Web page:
Resistance to Slavery and Race Oppression

Resistance to Slavery and Race Oppression

Slavery in the early eighteenth century was horrible for African Americans. Men were being killed, women were being raped and children were being sold. To avoid the unjust treatment of slavery, slaves did the unthinkable. Some ran away, others killed their masters, and women even killed their own children. What were they trying to accomplish by this? Resistance. In the modern reinterpretation of slavery, considerable attention has been devoted to the subject of slave resistance. Earlier observers argued that such slave characteristics as clumsiness, slovenliness, listleness, destructiveness, and inability to learn indicated racial inferiority. Recent studies of slavery attribute these observed characteristics to the slaves, defiant determination to resist slavery’s worst manifestations and to make the institution as livable as possible. Slaves recognized that they could take day-to-day action on an individual or small group basis, engaging in what historians has termed “personal or communal foot dragging.” Such resistance successfully thwarted the master’s attempt to gain total control over their lives.

The extent and success of this day-to-day resistance depended upon the support of a strong and close-knit slave community. Despite white society’s belief that slaves were nothing more than laborers, they were in fact part of an elaborate and well defined social structure that gave them identity and sustained them in their silent protest. In slave quarters, slaves expressed themselves with relative freedom from white interference.

Religion provided a similar support. By attending their own church, whether openly or in secret, slaves fashioned a Christianity that emphasized salvation for all peoples, slaves included, and promised rewards in the afterlife. In church, blacks assumed leadership roles and openly expressed feelings they usually suppress. Masters tried to use religion negatively to teach slaves obedience and duty; slaves used it positively as an affirmation of their self worth and as a promise of future.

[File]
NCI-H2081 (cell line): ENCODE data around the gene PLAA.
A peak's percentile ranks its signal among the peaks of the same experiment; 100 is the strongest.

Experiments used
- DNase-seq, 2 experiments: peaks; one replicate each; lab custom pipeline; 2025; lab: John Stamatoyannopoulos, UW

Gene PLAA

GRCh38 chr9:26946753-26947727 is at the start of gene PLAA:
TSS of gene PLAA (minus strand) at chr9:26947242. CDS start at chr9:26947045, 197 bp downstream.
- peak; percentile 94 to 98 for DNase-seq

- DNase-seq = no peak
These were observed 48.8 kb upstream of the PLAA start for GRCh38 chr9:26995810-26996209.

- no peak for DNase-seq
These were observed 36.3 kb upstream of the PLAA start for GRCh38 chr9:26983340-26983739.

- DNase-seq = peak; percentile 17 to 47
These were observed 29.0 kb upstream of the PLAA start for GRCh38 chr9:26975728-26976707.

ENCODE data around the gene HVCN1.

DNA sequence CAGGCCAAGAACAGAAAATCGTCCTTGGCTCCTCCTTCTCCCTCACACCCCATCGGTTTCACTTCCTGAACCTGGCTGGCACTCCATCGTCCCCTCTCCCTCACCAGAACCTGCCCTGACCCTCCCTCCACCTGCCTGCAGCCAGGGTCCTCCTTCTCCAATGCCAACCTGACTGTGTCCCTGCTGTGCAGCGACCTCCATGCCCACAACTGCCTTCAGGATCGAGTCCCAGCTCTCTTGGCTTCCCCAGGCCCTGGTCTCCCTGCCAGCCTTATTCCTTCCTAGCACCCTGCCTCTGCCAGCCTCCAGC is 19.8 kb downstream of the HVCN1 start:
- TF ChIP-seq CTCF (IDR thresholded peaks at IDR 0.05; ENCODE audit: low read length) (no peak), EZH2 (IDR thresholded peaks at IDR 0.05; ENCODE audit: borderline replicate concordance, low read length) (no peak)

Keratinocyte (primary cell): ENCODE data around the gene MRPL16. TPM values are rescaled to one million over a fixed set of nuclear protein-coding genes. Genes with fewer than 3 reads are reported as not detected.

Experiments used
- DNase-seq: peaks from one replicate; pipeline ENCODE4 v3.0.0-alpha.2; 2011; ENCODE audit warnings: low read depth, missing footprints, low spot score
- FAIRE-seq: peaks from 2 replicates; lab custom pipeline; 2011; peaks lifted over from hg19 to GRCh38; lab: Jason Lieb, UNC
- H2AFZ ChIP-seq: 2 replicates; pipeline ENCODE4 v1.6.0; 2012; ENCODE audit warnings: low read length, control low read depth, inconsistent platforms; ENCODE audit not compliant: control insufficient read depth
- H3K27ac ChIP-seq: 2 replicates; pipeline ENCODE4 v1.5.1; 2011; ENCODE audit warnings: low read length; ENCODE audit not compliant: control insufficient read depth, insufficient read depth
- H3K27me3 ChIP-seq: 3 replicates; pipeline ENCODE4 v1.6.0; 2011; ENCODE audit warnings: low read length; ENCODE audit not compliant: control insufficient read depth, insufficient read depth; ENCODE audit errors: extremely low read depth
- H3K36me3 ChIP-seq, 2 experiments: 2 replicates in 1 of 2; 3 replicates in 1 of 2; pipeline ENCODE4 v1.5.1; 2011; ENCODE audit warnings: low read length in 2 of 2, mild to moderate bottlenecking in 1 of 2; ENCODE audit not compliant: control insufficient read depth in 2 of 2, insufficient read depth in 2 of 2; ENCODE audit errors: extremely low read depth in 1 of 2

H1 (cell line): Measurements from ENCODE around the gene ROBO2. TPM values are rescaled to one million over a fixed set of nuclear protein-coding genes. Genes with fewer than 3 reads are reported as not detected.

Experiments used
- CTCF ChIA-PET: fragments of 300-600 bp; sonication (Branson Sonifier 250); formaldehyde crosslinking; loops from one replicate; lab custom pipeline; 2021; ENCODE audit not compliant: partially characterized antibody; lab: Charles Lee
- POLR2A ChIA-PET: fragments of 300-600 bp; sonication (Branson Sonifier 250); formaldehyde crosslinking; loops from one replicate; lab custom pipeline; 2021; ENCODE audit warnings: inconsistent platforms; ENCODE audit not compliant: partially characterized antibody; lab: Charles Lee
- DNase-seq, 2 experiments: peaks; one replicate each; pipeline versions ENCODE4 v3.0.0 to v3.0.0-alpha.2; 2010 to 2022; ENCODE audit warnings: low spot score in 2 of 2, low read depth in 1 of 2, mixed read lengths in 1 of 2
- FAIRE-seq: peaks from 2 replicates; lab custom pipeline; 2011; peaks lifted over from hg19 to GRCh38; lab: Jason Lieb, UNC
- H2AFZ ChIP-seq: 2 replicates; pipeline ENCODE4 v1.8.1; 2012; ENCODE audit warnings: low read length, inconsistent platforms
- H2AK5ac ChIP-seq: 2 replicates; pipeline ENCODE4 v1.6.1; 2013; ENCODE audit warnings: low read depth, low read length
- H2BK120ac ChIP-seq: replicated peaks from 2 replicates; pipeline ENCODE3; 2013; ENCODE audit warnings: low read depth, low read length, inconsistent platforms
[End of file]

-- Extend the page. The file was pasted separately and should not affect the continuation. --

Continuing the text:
Their community provided slaves with the chance to be among their own people, to express themselves, to develop their own culture, and to have control over some portions of their own lives. These opportunities were limited and varied greatly, but the ability to be fathers or mothers, ...

... middle of paper ...

...w prohibiting slaves from handling medicines.

Slaves also mutilated themselves to avoid work, punishment, or sale. They cut off fingers, hands, toes, or feet, and disfigured other body parts of their bodies to make themselves less valuable slave property. Some slaves committed suicide to escape enslavement. There is even some evidence of parents murdering their children to keep them from having to live lives as chattels. Some newly captured slaves from Africa believed that death would cause them or their children to return home, a belief that provided additional incentive for suicide and infanticide.

The resistance slaves offered to their enslavement were rarely open or violent confrontation. Rather, it was constant, steady pressure. The main goal of resistance was survival to insure the most decent life possible within an intrinsically indecent institution. Slaves rarely were able to overcome the master’s ultimate control over them, but they were able to prevent such control from becoming total. Slave resistance, flowing out of the slave’s Afro-American culture, allowed an enslaved people to nurture the spark of freedom until it could burst into flame during the civil war.

More about Resistance to Slavery and Race Oppression

Get Access